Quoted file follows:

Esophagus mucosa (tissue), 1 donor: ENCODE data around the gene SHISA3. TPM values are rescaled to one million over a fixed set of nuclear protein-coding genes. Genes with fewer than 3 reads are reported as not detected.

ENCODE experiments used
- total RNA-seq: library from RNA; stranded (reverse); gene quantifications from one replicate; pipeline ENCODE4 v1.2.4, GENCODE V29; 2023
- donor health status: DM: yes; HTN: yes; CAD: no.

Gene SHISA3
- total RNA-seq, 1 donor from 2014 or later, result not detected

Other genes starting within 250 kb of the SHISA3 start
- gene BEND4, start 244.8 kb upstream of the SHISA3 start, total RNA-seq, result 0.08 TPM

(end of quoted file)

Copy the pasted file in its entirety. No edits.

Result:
Esophagus mucosa (tissue), 1 donor: ENCODE data around the gene SHISA3. TPM values are rescaled to one million over a fixed set of nuclear protein-coding genes. Genes with fewer than 3 reads are reported as not detected.

ENCODE experiments used
- total RNA-seq: library from RNA; stranded (reverse); gene quantifications from one replicate; pipeline ENCODE4 v1.2.4, GENCODE V29; 2023
- donor health status: DM: yes; HTN: yes; CAD: no.

Gene SHISA3
- total RNA-seq, 1 donor from 2014 or later, result not detected

Other genes starting within 250 kb of the SHISA3 start
- gene BEND4, start 244.8 kb upstream of the SHISA3 start, total RNA-seq, result 0.08 TPM